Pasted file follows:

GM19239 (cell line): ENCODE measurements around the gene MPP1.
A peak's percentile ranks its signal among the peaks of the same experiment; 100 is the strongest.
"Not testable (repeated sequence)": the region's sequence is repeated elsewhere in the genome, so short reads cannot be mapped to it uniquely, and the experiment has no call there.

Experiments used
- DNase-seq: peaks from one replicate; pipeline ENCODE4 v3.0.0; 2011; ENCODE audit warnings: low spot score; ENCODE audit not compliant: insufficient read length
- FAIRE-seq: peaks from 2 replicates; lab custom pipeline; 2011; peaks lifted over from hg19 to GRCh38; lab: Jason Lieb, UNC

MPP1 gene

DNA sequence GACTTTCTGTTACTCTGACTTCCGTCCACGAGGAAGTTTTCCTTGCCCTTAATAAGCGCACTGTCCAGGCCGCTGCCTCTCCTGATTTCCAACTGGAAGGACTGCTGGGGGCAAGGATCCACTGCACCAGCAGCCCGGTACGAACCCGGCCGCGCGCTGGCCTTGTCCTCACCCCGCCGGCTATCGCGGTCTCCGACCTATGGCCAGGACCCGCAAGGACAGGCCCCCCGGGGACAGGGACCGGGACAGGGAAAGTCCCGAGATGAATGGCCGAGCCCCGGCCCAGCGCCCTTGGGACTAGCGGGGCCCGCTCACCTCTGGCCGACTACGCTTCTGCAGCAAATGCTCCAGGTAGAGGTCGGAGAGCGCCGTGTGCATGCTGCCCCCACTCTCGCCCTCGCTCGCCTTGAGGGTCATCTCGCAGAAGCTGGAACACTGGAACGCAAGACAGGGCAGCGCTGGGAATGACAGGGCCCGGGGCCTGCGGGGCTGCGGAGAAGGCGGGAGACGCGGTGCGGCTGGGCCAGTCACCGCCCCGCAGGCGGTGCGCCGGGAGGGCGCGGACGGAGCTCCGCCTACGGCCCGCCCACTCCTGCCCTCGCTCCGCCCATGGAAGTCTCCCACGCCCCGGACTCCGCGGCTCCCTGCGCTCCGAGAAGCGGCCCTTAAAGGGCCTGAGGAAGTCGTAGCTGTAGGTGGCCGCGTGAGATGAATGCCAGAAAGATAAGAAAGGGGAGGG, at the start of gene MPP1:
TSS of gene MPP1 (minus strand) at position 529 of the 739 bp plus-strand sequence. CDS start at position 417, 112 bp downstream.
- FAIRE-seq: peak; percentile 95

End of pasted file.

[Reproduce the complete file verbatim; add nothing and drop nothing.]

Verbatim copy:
GM19239 (cell line): ENCODE measurements around the gene MPP1.
A peak's percentile ranks its signal among the peaks of the same experiment; 100 is the strongest.
"Not testable (repeated sequence)": the region's sequence is repeated elsewhere in the genome, so short reads cannot be mapped to it uniquely, and the experiment has no call there.

Experiments used
- DNase-seq: peaks from one replicate; pipeline ENCODE4 v3.0.0; 2011; ENCODE audit warnings: low spot score; ENCODE audit not compliant: insufficient read length
- FAIRE-seq: peaks from 2 replicates; lab custom pipeline; 2011; peaks lifted over from hg19 to GRCh38; lab: Jason Lieb, UNC

MPP1 gene

DNA sequence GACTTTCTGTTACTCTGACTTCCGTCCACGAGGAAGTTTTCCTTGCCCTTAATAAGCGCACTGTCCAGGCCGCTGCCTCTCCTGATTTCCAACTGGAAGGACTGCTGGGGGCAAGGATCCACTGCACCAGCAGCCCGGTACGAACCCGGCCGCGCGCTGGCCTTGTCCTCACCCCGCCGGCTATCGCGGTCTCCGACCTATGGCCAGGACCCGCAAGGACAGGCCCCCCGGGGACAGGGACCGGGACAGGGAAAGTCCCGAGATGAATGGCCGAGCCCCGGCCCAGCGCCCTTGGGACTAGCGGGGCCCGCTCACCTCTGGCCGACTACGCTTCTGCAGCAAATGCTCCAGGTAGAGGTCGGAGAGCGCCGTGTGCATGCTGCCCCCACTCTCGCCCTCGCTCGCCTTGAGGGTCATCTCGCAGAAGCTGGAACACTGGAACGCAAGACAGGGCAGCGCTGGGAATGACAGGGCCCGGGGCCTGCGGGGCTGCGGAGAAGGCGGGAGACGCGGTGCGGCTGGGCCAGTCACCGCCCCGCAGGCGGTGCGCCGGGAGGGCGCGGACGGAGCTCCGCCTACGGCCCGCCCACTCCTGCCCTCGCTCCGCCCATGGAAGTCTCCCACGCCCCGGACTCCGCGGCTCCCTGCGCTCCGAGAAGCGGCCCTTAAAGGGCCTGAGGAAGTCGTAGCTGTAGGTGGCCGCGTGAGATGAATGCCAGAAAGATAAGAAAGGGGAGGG, at the start of gene MPP1:
TSS of gene MPP1 (minus strand) at position 529 of the 739 bp plus-strand sequence. CDS start at position 417, 112 bp downstream.
- FAIRE-seq: peak; percentile 95